June 3, 2020 / 3:14 PM / a month ago

UPDATE 1-U.S. crude stocks drop, diesel inventories surge - EIA

(Adds details, prices, quotes)

NEW YORK, June 3 (Reuters) - U.S. crude oil stockpiles unexpectedly fell last week, but diesel inventories surged as fuel demand remains impaired due to the coronavirus pandemic, the Energy Information Administration said on Wednesday.

Most U.S. states have eased restrictions on movements to halt the spread of COVID-19, but activity is picking up slowly. Crude stockpiles have dropped, but consumption is not keeping up with refining production, boosting inventories.

Crude inventories dropped 2.1 million barrels for the week to May 29 to 532.3 million barrels, compared with analysts’ expectations in a Reuters poll for a 3 million-barrel rise.

Distillate stockpiles, which include diesel and heating oil, rose by 9.9 million barrels to 174.3 million barrels, versus expectations for a 2.7 million-barrel build. Overall demand for diesel and similar fuels is down 13% from the year-ago period over the last four weeks.

“That headline number is really substantial for diesel and has to be a concern,” said Tony Headrick, energy markets analyst at CHS Hedging. “That increase in products particularly diesel fuel, is so far weighing on the market.”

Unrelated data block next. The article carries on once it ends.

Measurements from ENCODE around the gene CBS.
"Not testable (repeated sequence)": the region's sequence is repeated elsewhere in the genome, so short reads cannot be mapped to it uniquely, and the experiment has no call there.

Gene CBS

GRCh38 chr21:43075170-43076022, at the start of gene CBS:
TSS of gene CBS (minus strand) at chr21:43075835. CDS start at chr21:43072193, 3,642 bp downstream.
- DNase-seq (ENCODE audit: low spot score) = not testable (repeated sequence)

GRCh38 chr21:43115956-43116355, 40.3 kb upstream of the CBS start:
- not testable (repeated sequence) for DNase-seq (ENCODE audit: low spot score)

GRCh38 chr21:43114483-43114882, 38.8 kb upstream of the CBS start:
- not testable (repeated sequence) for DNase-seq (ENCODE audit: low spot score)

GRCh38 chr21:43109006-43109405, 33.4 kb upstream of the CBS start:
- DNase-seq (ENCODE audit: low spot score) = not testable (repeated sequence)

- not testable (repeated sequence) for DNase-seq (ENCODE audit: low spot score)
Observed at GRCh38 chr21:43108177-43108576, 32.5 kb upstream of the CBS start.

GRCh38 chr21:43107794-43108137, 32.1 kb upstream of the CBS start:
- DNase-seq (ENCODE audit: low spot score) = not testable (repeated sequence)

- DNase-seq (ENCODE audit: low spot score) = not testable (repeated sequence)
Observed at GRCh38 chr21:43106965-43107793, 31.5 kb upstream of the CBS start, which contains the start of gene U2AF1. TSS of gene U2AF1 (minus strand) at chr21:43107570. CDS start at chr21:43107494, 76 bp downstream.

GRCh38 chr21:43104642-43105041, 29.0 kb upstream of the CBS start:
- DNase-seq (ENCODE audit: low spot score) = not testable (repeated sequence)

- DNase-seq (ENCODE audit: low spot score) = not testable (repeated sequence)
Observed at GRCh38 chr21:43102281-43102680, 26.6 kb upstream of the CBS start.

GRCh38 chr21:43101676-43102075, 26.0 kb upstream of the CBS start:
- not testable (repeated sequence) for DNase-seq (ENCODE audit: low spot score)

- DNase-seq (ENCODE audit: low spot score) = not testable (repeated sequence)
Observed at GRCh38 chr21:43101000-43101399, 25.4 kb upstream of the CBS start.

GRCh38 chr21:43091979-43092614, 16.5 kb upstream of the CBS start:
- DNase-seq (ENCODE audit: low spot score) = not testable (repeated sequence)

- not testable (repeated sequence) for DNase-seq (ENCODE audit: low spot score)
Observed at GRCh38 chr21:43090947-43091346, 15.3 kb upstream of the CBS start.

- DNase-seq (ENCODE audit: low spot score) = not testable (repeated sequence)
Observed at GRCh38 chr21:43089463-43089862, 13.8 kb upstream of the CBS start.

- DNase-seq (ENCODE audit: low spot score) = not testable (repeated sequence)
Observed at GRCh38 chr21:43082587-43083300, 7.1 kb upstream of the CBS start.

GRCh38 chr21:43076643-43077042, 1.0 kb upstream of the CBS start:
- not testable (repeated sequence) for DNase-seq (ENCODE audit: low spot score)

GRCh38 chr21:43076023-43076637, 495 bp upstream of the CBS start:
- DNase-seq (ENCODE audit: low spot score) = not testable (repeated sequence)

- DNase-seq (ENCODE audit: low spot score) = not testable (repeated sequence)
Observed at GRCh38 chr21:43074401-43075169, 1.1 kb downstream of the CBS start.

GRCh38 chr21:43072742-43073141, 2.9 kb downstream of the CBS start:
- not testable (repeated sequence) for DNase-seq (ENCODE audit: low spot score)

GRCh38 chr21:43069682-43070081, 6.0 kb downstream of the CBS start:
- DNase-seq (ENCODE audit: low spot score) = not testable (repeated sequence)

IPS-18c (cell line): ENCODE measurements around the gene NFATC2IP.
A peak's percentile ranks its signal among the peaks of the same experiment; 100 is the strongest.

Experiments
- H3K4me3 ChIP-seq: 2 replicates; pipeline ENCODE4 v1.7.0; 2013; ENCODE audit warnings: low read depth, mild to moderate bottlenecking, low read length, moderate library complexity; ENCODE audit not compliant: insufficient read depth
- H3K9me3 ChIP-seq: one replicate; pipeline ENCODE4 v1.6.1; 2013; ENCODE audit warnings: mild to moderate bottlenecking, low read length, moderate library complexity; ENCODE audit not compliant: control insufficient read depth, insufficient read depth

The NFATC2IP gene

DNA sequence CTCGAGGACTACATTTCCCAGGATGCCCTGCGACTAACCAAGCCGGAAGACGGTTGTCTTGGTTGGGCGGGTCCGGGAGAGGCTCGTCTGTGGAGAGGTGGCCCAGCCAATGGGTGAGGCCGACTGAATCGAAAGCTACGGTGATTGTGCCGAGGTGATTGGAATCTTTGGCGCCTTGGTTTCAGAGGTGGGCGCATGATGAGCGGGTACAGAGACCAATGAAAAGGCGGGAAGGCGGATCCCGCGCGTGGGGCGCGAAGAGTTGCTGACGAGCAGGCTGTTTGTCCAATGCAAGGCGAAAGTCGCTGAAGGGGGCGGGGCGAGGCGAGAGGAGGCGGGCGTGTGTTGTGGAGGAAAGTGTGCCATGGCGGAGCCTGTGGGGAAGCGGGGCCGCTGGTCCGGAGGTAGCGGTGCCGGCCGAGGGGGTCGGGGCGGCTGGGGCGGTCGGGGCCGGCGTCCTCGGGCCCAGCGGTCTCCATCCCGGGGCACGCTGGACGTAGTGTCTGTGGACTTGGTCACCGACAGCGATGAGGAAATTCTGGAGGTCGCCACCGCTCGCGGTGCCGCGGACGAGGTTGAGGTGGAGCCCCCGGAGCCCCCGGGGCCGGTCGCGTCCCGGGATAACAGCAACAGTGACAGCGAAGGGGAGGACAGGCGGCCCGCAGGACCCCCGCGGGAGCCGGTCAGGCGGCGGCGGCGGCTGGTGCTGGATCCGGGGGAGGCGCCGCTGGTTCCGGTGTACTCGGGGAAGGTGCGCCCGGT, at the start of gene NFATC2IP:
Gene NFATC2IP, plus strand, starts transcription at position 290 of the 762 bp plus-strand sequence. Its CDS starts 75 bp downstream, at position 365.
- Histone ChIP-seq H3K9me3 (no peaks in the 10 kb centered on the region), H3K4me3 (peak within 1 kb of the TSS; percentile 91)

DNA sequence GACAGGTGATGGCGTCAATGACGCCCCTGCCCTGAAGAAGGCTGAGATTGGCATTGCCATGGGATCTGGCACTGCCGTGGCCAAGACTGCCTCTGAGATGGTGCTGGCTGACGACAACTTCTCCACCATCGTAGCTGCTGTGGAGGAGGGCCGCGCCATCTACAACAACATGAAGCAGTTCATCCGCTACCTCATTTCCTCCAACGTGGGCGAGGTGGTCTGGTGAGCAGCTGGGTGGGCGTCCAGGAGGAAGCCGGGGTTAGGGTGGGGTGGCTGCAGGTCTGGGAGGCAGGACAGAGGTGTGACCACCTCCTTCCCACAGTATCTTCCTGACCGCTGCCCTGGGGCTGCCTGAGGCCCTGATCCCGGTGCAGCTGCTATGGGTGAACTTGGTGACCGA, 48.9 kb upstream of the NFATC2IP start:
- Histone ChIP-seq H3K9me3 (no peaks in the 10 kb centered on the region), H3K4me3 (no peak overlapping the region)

U.S. crude futures were little changed after the data release, rising 1 cent to $36.82 a barrel as of 10:57 a.m. EDT (1457 GMT). Heating oil futures, which reflects distillate markets, were down 2.6% on the news.

U.S. gasoline stocks rose by 2.8 million barrels, exceeding a forecasted 1 million-barrel build.​ Gasoline product supplied, a proxy for demand, picked up last week, but the four-week average still shows a 23% drop from the year-ago period.

Imports edged off the previous week’s surge built on arrivals of large tankers of crude from Saudi Arabia, but overall imports were still higher than most recent weeks. Net U.S. crude imports fell last week by 639,000 barrels per day to 6.2 million bpd.

Refinery utilization rates increased 0.5 percentage points, the EIA said. (Reporting By Jessica Resnick-Ault and Laura Sanicola Editing by Marguerita Choy)

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